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The Progressives' CenturyPolitical Reform, Constitutional Government, and the Modern American State$
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Stephen Skowronek, Stephen M Engel, and Bruce Ackerman

Print publication date: 2016

Print ISBN-13: 9780300204841

Published to Yale Scholarship Online: May 2017

DOI: 10.12987/yale/9780300204841.001.0001

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PRINTED FROM YALE SCHOLARSHIP ONLINE (www.yale.universitypressscholarship.com). (c) Copyright Yale University Press, 2021. All Rights Reserved. An individual user may print out a PDF of a single chapter of a monograph in YSO for personal use.date: 23 June 2021

Reclaiming the Conceptual Legacy of the Progressives’ Critique of Rights

Reclaiming the Conceptual Legacy of the Progressives’ Critique of Rights

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Chapter:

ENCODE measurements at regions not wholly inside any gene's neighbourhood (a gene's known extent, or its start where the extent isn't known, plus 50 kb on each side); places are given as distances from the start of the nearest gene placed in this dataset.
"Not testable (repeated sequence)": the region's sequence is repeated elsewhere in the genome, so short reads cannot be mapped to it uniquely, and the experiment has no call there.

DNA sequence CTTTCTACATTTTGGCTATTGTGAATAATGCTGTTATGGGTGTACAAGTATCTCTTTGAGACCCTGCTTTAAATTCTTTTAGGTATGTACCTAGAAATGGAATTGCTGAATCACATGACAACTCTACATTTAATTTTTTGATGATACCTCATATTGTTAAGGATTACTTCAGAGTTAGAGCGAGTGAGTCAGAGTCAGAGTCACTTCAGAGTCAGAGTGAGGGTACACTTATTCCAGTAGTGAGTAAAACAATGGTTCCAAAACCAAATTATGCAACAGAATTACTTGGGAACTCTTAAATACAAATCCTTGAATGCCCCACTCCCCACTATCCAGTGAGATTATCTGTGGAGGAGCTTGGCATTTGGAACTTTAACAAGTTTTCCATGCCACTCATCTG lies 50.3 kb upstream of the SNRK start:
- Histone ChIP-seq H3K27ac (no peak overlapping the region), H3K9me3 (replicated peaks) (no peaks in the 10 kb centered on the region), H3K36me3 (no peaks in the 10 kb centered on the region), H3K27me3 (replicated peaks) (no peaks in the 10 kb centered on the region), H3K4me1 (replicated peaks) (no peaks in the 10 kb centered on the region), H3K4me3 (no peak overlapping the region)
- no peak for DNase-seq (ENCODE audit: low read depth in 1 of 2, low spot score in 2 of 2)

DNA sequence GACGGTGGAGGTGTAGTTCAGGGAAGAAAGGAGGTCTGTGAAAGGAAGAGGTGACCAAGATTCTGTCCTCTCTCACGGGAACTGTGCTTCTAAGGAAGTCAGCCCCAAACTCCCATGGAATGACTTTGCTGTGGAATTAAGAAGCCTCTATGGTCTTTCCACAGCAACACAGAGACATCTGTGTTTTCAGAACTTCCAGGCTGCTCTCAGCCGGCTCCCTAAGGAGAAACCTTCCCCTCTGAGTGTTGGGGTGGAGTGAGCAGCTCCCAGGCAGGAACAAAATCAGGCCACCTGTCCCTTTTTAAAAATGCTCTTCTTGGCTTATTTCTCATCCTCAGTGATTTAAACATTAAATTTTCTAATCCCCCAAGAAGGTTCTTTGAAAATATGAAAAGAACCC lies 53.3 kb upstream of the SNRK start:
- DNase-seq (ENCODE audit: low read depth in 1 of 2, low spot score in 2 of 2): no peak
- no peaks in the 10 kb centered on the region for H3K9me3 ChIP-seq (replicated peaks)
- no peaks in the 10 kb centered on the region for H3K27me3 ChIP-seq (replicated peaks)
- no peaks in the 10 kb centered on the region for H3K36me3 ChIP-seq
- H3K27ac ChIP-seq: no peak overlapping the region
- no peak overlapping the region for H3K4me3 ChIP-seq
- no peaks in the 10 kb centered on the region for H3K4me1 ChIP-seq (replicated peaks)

(p.108) 5 Reclaiming the Conceptual Legacy of the Progressives’ Critique of Rights
Source:
The Progressives' Century
Author(s):

Sonu Bedi

Publisher:
Yale University Press
DOI:10.12987/yale/9780300204841.003.0006

This chapter assesses the legal implications of the Progressive agenda by drawing attention to the distinction between rights and state or governmental powers. First, it presents the Progressive critique of rights and its view of the Constitution as a document centrally about the powers of government and not about rights. In doing so, it argues that repudiating Lochner v. New York (1905) means that although the state may act on reasons relating to health or safety, other reasons may be constitutionally off-limits. Second, it illuminates this argument by analyzing the Court's jurisprudence on certain laws that discriminate against gays and lesbians. These cases point to a doctrinal framework that is not so much about vindicating rights as about ensuring that the state does not act on a bare desire to harm. Third, it considers this framework in light of the Court's jurisprudence on race.

Keywords:   Constitution, constitutional rights, state power, governmental power, Progressives, U.S. Supreme Court, Lochner v. New York, jurisprudence, gays, discrimination

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